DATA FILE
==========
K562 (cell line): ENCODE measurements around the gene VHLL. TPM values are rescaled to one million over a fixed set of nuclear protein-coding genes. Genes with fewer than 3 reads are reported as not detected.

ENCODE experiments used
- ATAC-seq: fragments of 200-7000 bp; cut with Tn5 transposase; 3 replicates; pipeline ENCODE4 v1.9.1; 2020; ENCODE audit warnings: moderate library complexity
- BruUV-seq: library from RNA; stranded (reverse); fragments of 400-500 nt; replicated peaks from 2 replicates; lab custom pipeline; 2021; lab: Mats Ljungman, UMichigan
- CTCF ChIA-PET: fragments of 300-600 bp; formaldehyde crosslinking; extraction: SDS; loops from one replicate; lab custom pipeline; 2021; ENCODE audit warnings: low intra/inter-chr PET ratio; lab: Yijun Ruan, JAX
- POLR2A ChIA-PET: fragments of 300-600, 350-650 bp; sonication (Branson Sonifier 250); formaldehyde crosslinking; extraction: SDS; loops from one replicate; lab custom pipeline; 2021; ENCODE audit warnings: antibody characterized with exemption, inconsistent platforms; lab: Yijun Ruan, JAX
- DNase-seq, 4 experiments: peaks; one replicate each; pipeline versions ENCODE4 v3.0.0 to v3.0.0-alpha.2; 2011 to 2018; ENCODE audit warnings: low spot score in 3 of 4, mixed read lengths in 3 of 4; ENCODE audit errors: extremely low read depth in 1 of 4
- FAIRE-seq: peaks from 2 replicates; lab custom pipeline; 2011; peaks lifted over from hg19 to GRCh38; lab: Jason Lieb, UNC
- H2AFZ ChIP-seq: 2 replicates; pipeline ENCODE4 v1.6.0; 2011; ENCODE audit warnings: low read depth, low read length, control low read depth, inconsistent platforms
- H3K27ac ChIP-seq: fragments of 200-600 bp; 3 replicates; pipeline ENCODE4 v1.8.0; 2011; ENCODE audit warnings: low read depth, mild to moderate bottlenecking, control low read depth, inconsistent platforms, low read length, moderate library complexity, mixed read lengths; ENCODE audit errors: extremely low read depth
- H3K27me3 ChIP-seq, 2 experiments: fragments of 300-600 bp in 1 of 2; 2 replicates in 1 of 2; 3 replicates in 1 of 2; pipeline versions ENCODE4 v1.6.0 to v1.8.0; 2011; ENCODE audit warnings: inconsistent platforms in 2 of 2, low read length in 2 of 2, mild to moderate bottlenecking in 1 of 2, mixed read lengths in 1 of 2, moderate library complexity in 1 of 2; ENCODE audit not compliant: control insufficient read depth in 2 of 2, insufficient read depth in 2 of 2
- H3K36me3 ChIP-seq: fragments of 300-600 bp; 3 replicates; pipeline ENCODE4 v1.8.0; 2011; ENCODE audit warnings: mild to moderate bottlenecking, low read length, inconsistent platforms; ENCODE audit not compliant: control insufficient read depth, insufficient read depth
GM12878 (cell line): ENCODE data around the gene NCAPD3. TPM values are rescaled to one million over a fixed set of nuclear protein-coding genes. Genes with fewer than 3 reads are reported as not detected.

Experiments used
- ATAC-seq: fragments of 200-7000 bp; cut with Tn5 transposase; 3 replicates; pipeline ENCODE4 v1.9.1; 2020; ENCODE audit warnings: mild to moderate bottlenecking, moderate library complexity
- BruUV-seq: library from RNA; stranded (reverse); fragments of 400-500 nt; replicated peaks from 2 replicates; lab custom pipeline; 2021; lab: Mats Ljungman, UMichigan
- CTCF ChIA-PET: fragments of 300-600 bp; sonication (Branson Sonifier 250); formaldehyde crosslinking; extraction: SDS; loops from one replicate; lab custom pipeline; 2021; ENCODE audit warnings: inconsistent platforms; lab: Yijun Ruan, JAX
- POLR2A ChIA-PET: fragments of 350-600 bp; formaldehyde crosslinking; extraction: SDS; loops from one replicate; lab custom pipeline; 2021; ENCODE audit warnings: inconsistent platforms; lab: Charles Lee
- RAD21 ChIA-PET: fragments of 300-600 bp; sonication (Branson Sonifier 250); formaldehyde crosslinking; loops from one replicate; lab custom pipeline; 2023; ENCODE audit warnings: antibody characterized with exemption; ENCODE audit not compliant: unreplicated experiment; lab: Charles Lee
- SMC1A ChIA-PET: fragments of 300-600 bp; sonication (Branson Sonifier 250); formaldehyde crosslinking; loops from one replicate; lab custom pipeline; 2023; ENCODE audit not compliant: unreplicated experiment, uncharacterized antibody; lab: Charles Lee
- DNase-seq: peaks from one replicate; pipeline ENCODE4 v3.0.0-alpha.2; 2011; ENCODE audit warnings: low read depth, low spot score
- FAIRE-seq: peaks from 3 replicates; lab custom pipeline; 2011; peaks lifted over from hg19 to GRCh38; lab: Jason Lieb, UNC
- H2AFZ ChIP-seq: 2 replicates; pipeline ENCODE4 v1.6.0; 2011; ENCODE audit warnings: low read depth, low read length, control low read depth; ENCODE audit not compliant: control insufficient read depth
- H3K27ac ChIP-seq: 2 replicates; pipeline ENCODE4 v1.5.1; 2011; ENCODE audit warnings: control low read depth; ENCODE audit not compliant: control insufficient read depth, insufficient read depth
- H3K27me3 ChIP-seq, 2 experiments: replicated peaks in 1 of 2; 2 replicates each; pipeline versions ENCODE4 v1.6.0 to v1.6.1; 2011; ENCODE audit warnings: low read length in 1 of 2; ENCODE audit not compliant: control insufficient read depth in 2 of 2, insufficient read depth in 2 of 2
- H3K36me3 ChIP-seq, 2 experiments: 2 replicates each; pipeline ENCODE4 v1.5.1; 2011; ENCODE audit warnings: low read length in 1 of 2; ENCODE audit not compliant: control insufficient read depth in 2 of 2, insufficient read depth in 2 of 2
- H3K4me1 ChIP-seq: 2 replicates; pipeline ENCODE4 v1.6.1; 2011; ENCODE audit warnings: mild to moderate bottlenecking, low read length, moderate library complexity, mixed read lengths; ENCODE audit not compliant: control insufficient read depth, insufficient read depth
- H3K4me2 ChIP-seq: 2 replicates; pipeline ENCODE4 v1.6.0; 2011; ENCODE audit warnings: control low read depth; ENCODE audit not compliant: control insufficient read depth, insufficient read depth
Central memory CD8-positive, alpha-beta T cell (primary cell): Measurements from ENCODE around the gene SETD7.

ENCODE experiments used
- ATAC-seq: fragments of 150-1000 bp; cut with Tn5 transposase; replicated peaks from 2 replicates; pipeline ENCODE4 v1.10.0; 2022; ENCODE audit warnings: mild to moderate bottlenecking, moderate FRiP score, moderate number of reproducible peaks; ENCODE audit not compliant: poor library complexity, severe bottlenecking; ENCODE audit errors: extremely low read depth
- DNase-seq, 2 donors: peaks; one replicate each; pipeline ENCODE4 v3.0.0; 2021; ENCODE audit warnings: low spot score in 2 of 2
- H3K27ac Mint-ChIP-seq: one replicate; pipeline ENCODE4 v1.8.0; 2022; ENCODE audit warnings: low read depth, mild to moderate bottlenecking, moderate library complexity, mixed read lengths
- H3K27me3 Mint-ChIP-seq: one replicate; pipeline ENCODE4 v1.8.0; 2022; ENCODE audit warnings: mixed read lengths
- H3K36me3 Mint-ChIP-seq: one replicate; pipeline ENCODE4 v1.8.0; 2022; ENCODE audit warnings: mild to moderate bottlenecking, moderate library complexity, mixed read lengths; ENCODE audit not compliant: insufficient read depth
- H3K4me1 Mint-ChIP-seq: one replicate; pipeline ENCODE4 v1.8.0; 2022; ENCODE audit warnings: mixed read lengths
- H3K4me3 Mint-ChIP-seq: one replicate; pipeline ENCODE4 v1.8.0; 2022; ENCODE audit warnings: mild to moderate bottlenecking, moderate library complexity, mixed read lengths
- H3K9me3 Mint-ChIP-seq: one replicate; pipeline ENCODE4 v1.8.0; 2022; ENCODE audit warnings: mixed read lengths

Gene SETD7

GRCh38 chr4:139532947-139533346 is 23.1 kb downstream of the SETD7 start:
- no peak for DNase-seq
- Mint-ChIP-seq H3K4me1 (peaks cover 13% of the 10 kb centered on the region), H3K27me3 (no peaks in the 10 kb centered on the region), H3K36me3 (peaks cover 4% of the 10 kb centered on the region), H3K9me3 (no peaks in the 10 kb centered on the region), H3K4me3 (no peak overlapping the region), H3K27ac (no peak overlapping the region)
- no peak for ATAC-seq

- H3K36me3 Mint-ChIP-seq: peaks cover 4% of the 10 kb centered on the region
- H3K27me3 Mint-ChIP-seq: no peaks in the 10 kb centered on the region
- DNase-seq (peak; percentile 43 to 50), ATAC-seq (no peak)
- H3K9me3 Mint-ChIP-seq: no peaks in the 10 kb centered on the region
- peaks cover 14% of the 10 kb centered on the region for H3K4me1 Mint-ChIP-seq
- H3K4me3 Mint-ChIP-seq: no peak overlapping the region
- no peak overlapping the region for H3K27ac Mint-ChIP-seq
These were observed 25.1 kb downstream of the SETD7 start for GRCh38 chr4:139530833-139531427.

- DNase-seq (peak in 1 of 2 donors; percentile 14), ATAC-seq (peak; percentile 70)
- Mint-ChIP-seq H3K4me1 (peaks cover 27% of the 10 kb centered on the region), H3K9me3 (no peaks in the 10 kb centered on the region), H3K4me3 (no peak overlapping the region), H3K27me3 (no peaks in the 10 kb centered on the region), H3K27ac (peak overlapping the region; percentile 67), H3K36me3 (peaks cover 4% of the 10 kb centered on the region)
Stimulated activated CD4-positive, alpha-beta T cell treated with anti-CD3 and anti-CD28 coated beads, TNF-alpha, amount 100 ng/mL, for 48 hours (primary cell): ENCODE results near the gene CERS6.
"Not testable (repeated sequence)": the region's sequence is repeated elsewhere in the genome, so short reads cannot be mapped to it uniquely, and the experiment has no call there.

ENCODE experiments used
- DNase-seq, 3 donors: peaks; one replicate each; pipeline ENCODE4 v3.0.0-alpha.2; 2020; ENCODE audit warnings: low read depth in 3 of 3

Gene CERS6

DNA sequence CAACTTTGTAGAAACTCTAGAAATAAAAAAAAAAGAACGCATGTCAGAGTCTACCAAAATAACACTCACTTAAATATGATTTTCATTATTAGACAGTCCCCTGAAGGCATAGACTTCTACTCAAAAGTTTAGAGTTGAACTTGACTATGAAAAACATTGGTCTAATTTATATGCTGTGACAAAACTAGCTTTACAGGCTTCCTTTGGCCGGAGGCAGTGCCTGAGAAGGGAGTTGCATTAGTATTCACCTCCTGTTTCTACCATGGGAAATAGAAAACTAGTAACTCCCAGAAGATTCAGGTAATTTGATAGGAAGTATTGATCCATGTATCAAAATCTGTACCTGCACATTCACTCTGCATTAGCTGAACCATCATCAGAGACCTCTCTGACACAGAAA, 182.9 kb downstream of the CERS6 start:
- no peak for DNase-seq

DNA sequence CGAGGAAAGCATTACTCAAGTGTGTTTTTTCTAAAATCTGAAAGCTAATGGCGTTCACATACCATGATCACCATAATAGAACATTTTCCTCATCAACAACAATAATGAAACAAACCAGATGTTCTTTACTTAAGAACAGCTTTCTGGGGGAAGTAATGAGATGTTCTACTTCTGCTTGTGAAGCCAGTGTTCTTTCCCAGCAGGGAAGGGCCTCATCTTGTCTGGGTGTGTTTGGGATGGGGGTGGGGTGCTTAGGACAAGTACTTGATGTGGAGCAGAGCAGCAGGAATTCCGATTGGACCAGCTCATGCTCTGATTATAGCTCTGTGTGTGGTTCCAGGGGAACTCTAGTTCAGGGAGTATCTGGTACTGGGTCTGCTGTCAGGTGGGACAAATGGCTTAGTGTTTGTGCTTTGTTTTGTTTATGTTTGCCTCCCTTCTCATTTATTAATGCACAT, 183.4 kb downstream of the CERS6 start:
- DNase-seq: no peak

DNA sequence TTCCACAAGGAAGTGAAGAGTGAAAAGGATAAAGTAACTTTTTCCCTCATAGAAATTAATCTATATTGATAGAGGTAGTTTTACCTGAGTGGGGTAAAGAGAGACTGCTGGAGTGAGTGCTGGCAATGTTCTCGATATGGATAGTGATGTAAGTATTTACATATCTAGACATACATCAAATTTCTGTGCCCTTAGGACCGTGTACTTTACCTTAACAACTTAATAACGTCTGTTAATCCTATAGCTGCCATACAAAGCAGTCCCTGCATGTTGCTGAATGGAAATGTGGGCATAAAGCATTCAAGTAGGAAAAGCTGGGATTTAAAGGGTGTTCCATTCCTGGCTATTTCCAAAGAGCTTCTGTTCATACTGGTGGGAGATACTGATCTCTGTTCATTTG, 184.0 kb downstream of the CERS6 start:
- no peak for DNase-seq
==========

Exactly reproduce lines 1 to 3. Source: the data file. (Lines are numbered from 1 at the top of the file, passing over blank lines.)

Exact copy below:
K562 (cell line): ENCODE measurements around the gene VHLL. TPM values are rescaled to one million over a fixed set of nuclear protein-coding genes. Genes with fewer than 3 reads are reported as not detected.

ENCODE experiments used
- ATAC-seq: fragments of 200-7000 bp; cut with Tn5 transposase; 3 replicates; pipeline ENCODE4 v1.9.1; 2020; ENCODE audit warnings: moderate library complexity